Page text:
1. Leifer

    Leifer Senior Member

    I thought of starting a post about:
    Parents who Teach Bunk to their Young Children.

    But maybe it belongs here (?)
    ....aka generationally passed bunk...or the PC label....."unique ideas".

    We've all seen it....in our own family circles, in personal conversation, even at demonstration rallies, and on youtube, etc....kids speaking and parroting their parents' awkward ideas. But I guess rather than judge, let's call them "unique ideas" of the world.

    I want to be gentle about this subject, because criticizing how a parent raises a child is a very touchy subject.
    But in one way or another, it may have happened to many of us.
    When I was a child, my mother told me that on hot California days, the ice would leak out of our juice glasses, and form water stains on the furniture.
    Later I learned what condensation was. I knew she was wrong, but I still loved my mother, regardless.

    The most common are religious beliefs, which can be strong influences on children.....possibly lasting a lifetime especially if the overall cultural surroundings support the ongoing belief(s).

    I'm trying not to make this into a sophomoric college essay, so, I'll cut to my abrupt adult opinion....

    When bizarre unrealistic ideas are embraced by the parent, and then expected to become part of a child's lexicon and understanding....I get perplexed, and frankly... upset.
    We are at the time, where mothers and fathers are old enough to be in the "youtube generation"....and their children even more entrenched into on-line ideas.
    I'm sure some people here will say, "the kids have more sense of what's real or fake on the internet, than their parents ever will". I hope that's the case....although, the family bond and ideals may remain strong, especially among the younger, pre-internet-user children. Before they get internet freedom, it's their parents that shape their beliefs.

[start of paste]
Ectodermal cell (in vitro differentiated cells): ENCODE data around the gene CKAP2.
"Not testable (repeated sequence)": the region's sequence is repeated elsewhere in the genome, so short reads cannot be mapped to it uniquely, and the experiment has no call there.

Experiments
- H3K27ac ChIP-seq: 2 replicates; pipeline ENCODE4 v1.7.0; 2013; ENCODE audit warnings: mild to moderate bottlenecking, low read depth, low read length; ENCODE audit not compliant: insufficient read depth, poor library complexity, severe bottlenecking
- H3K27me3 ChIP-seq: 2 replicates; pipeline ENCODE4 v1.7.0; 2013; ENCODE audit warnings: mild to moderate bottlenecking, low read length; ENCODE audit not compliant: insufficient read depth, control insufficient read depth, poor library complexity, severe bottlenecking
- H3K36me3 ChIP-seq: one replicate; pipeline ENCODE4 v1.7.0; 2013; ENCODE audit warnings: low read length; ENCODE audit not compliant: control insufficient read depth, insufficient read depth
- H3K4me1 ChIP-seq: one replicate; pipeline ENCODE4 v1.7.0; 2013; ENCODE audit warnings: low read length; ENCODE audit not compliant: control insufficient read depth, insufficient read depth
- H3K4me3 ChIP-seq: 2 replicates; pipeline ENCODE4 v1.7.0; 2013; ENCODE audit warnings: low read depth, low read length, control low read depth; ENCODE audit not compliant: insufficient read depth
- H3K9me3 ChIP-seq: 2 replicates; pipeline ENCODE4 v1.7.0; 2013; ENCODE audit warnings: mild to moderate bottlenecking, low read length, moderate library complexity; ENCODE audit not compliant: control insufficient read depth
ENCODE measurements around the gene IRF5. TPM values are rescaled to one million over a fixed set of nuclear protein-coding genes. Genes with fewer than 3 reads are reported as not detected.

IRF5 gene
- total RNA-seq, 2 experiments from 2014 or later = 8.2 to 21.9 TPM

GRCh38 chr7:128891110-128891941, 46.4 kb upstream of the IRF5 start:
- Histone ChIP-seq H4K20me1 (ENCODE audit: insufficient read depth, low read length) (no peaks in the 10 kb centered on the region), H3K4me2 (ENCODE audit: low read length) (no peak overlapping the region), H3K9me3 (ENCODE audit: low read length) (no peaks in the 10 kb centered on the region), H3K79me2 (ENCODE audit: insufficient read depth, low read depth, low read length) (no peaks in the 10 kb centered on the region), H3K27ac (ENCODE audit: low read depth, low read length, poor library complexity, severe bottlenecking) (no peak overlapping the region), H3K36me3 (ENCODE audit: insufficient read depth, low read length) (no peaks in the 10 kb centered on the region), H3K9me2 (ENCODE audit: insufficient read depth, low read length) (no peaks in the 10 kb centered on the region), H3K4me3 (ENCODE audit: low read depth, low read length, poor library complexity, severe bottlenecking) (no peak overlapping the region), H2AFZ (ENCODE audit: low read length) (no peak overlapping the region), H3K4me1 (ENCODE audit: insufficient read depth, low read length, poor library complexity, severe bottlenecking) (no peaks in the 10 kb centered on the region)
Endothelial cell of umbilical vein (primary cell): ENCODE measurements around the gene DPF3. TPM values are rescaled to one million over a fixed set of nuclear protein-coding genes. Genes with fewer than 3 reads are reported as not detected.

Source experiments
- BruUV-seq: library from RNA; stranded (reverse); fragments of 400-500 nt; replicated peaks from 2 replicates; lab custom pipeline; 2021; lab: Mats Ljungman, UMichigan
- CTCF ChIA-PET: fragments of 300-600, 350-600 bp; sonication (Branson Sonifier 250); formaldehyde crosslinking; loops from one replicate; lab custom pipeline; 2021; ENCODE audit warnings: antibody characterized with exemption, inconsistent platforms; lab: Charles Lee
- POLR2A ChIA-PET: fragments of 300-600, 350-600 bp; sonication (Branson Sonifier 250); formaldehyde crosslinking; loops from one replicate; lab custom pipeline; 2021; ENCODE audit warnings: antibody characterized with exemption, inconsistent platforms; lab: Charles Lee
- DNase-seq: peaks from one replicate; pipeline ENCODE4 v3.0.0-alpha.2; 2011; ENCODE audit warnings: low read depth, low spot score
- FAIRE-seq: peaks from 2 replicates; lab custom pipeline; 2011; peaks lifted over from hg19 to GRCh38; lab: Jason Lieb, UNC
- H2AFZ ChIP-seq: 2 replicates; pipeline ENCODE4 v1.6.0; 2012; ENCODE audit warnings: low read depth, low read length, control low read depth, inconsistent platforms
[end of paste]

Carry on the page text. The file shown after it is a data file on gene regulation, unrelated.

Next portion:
(this goes on and on, but wait until you hear her daughter speak the first time @ 03:00 minutes.)


    Nitpicking about a tiny idea....,

    The Mayans were a 3000 years-long civilization, so......there's some years missing.
     
    Last edited by a moderator: Mar 19, 2017 at 3:10 AM
  2. Gary Cook

    Gary Cook Active Member

    I know this is specifically about family but for me it was school that was worse for trying to convince me that bunk was true. The prime example that sticks in my head is they said there are 3 states of matter but I was studying A-level and GCSE at the same time as a kid and they were both telling me different things. For example, they were telling me in GCSE that there are 3 states of matter and in A-level telling me there was 4.

    Plus, being a state institution it would always have bias for the state, especially the British state.

    Any bunk my parents told me was just in support of the same
     
  3. Efftup

    Efftup Senior Member

    that;s what they call "lies to children" Where they try and explain something with a wrong explanation cos they reckon you wouldn't understand the REAL answer. It;s like in chemistry when in the first or second year they told you atoms were like miniature solar systems and then by the 5th year they told you "actually that' not REALLY true " it's not so much an orbit, more a fuzzy blob of potentiality of where the electron MIGHT be at any one time .

    This must be how the Scientologists getaway with the same sort of thing
     
  4. Bfahome

    Bfahome Member

    My high school chemistry teacher would invoke this directly. When she was introducing new concepts she'd often say "I'm going to lie to you about this" to warn us that we'd first be getting the simplified, not-quite-correct explanation for things, and then later in the course we'd be filled in on what was initially glazed over.